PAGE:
- Be a community center. The other day, I was at a local school meeting with an academic. The school had plenty of lounges around, so after the meeting, I thought I might hangout to get some work done. The only problem is, the guest wifi needed a password. I actually went through the 20 minute hassel of tracking down the school's IT team to get me one. It was doable, but I'm sure I'm the only person that would have bothered. Does the school really want active investors leaving so soon, or would they rather us be visible in the hallways and lounges. Schools should create co-working areas where startups and other innovative folks from the community can come in and take meetings or work a few hours. They don't have to be big, contrived incubators--just a few couches and maybe a plug or two--and open wifi. This way, instead of sending the next big startup across the street to Starbucks to meet, you invite them in campus, increasing the serendipity factor that a student might run into an entrepreneur or a VC, get funded, or get an internship.
- Kick the students out. I don't mean literally, but I do think students need to mix with their professional communities a lot more. It should absolutely be a requirement for any student interested in entrepreneurship to attend local meetups and conferences. If that isn't a requirement of a class, they're simply not going to do it--but they need to in order to build the network that will drive their success.
- Kick the faculty out. A lot of schools talk about "access to faculty" as a driver of why startups should involve themselves in school programs, incubators, and competitions. That implies that faculty have something the startups can't get on their own--and it's a power dynamic that I think is changing. Yes, if I'm creating an optical laser, I might need to talk to a PhD, but if I'm doing a data mining startup, a lot of these grad students are hanging out at the Machine Learning Meetup. The faculty should be, too. In fact, outside of Evan Korth and Chris Wiggins, I don't think I've ever run into a faculty member from a local university at any innovation event--that is, other than professionals who come on campus to teach as an adjunct. If you're teaching entrepreneurship, online marketing, design, etc.--anything that will result in innovation--you absolutely need to see and participate in what's going on outside your classroom so that you can bring it back in to your teaching.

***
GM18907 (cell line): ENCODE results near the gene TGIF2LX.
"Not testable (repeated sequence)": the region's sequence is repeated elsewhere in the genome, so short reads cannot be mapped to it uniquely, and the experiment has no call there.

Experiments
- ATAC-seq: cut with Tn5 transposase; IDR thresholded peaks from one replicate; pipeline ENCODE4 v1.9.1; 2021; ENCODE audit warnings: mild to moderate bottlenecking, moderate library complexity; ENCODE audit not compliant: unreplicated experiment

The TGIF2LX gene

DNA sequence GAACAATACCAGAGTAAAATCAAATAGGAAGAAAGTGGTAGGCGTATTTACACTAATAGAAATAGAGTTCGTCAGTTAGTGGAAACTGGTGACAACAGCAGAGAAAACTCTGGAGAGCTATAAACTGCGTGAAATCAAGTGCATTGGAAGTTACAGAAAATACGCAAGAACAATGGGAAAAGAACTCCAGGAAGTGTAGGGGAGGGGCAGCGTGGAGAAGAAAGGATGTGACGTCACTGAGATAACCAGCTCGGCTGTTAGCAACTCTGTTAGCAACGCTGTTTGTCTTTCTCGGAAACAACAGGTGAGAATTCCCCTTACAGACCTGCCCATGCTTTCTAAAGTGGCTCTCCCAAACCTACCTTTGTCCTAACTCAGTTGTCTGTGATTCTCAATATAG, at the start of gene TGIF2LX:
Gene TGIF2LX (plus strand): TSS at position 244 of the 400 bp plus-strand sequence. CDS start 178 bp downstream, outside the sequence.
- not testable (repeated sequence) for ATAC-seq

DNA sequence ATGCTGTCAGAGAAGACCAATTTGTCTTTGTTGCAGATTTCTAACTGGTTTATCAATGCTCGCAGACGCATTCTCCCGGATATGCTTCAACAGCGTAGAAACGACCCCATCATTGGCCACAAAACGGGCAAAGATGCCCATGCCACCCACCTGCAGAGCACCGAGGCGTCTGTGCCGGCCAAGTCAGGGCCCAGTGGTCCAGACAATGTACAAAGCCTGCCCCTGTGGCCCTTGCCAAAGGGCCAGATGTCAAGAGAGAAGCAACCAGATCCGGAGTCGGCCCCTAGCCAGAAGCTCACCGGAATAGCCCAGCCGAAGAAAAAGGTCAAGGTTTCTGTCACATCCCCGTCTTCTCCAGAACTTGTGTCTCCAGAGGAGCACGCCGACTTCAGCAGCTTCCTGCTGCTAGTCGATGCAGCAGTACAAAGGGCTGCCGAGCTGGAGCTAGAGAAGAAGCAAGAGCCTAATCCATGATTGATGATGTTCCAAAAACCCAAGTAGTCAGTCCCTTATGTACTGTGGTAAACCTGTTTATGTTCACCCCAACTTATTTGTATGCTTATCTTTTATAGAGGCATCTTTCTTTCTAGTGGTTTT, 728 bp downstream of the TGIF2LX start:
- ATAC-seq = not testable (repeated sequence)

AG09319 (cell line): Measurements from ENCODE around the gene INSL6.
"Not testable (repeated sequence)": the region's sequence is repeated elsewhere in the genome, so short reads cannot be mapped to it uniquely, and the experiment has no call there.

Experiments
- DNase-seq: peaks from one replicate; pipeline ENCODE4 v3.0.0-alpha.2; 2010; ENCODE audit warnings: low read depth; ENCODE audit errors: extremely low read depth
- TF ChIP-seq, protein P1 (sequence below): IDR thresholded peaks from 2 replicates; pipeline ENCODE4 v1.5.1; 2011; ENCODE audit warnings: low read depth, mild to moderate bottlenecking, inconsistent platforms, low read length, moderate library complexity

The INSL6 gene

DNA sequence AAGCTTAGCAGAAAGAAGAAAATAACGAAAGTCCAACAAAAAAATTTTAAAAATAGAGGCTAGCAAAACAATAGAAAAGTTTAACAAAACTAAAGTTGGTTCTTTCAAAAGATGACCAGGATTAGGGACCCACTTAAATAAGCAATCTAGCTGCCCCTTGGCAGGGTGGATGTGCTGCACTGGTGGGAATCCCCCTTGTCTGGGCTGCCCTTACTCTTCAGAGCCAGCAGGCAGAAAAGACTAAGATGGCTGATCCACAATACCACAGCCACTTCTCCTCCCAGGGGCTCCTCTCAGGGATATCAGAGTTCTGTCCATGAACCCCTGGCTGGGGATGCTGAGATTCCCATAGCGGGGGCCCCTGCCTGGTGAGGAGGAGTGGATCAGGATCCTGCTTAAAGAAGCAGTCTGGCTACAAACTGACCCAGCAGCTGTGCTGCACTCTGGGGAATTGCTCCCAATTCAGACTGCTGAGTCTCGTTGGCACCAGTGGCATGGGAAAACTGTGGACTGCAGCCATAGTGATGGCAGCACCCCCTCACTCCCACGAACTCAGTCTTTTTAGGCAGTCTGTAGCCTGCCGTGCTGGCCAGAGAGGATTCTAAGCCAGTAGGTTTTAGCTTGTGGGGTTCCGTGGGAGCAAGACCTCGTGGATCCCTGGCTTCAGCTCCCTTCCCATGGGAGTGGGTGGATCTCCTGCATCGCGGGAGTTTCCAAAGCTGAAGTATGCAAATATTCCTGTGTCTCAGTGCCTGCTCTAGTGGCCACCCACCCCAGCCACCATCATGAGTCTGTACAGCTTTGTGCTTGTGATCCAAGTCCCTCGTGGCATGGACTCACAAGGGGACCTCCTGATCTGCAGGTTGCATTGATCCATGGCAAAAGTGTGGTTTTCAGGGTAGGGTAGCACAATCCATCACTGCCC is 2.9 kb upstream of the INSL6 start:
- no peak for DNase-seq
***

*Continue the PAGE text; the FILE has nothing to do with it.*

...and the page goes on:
- Teach students how to fish in their careers. Most small companies will never be big enough to show up at your job fair--and their hiring is mostly opportunistic anyway. Yet, that's where the job growth comes from--small companies. You need to teach your students how to pick an industry, find the 25 most interesting an innovative companies, and create a plan to reach out to make inroads. This doesn't involve resume template training--it involves helping the student become more recruitable through their network and skills. It needs to start earlier and put a much heavier focus on *creating* the right opportunity, not just getting recruited by big companies.
- Connect with your alumni better. You undoubtedly have alumni entrepreneurs who are motivated to come back and assist you. It's really meaningful for students to know that they can wind up starting companies or playing leading roles at innovative startups at places that aren't MIT and Stanford. You just need to take the time to find and celebrate the successes of the most innovative alumni you have.